Rihanna's "Unapologetic" is the singer's seventh studio album.
Marco Ugarte, Associated Press
CD reviews: Rihanna and Kid Rock
- November 26, 2012 - 2:53 PM
Rihanna, "Unapologetic" (Def Jam)
On her seventh studio album, the singer one-ups the exploitation industry by dueting with her former boyfriend and abuser, Chris Brown, to declare that their tempestuous romance is "Nobody's Business." Initial reaction: This dysfunctional couple has turned the track into a sick marketing ploy. You can even dance to it! But there's no escaping that Brown battered Rihanna in an ugly lover's spat in 2009. He pleaded guilty to felony assault and received probation. Both artists resumed their careers under a microscope, their every word parsed for hints about their relationship.
With "Unapologetic," Rihanna turns contemplative again, enlisting an army of production gurus, song massagers and hit-makers, from dance maven David Guetta to ace R&B songwriter Dream. Yet nearly every song feels as if it's telling her story, painting a larger picture than just the haphazard collection of singles that was "Loud" (2010) and "Talk That Talk" (2011).
Rihanna hasn't entirely abandoned hooky, up-tempo pop anthems. "Unapologetic" continues her embrace of cutting-edge, Skrillex-era dance rhythms, the squelching synthesizers and wobbly bass lines of dubstep. "Phresh off the Runway," "Jump" and "Pour It Up" celebrate live-for-the-moment hedonism. But in the context of an album dominated by ballads and at least superficially introspective lyrics, they feel like respites.
Much of "Unapologetic" is a tough listen, ostensibly a pop album from one of the biggest pop stars of our time that's dark and emotionally complex. Despite what Rihanna claims on "Nobody's Business," many of the songs portray a narrator who is troubled, anxiety-ridden, lost. Fans of celebrity subtext could wallow for months in the hints and allusions. Those who abhor exploitive marketing may be drawn to the songs like a bad car crash. How much of this is Rihanna and how much of it is just a soap-opera steroid, a way to pump up sales? That the question even has to be asked is disturbing.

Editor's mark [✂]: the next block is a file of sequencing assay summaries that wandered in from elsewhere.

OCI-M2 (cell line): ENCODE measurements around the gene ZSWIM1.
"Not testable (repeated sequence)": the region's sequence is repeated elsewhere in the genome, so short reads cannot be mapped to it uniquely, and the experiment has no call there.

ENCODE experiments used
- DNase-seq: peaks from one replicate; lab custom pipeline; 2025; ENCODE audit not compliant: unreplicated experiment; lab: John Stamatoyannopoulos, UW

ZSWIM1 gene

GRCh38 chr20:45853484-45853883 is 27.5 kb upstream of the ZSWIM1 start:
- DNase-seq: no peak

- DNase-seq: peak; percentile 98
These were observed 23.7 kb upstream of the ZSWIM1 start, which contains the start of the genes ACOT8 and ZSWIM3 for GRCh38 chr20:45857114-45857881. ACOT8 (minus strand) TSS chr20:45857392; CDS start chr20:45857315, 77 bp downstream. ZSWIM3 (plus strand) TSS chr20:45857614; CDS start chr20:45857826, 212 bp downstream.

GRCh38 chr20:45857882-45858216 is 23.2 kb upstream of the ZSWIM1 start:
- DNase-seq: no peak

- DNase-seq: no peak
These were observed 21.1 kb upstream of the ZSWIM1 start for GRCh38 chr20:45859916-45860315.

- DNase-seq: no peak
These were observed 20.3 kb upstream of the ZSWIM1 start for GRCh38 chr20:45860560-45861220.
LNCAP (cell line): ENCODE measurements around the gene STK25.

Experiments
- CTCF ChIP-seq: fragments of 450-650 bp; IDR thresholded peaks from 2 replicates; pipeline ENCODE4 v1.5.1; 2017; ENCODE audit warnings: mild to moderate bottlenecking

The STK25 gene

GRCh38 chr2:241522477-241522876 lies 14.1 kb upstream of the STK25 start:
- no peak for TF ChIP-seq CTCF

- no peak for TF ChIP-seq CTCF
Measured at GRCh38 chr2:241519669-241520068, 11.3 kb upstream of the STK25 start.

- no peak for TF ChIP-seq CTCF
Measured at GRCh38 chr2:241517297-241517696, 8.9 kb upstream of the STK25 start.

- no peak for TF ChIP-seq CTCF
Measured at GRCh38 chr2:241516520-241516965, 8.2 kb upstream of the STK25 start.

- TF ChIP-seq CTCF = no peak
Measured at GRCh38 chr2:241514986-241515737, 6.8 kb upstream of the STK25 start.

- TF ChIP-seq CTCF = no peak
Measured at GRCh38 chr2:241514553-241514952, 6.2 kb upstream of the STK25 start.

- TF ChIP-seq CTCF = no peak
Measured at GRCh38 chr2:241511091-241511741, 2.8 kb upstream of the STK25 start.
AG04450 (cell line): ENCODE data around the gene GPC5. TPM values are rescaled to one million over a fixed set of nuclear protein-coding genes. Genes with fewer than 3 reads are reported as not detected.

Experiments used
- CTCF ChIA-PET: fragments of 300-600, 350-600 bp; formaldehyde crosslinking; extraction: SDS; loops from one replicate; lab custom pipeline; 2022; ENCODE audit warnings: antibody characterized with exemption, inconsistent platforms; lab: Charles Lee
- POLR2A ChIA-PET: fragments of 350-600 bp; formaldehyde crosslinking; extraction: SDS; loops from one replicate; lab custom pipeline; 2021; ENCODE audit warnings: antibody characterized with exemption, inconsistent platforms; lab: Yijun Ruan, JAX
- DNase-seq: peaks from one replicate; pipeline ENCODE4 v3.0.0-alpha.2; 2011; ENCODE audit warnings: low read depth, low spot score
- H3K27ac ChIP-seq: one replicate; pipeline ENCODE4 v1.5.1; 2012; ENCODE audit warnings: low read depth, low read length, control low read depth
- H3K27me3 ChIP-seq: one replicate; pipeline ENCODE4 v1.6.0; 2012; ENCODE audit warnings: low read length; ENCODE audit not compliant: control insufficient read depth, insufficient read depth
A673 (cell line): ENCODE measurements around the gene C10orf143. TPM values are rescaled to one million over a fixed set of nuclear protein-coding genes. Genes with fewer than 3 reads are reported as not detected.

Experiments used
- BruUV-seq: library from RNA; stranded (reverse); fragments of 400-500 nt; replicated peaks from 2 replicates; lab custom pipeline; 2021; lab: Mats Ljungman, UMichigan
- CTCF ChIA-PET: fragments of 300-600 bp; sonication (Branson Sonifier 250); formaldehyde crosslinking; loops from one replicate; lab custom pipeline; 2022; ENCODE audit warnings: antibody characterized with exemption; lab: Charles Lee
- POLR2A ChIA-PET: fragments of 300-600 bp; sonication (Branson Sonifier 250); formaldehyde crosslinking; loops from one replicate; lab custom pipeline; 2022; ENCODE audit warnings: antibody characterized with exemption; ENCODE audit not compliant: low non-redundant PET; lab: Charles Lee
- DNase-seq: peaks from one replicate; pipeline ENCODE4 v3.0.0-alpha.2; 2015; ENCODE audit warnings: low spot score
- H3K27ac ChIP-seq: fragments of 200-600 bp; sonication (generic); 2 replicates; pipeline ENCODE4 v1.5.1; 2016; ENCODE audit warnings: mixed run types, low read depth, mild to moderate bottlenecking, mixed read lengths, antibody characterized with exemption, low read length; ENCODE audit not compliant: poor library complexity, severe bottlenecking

GREG KOT, Chicago TribuneKid Rock, "Rebel Soul" (Atlantic)
Whatever one might say about Kid Rock, you can't say he isn't dedicated: to repping his beloved hometown Detroit, to acknowledging his own musical heroes -- from Bob Seger to Run DMC -- to recognizing the power of a good time. Rock's been doing all that since his '90s breakthrough, but it's been a long time since he's sounded like he's having as much fun doing it as he does here.
The CD offers his signature blend of rock, country, hip-hop and pop with a slightly larger emphasis placed on the country sensibility, with a few well-placed shots of soul. The clutch of bona fide, roll 'em down, turn it up car crankers -- including the Stones-y "Chickens in the Pen" and "3 CATT Boogie" -- compensate for the more boilerplate raunch-and-rollers and Auto-tuned ballads.
SARAH RODMAN, Boston Globe
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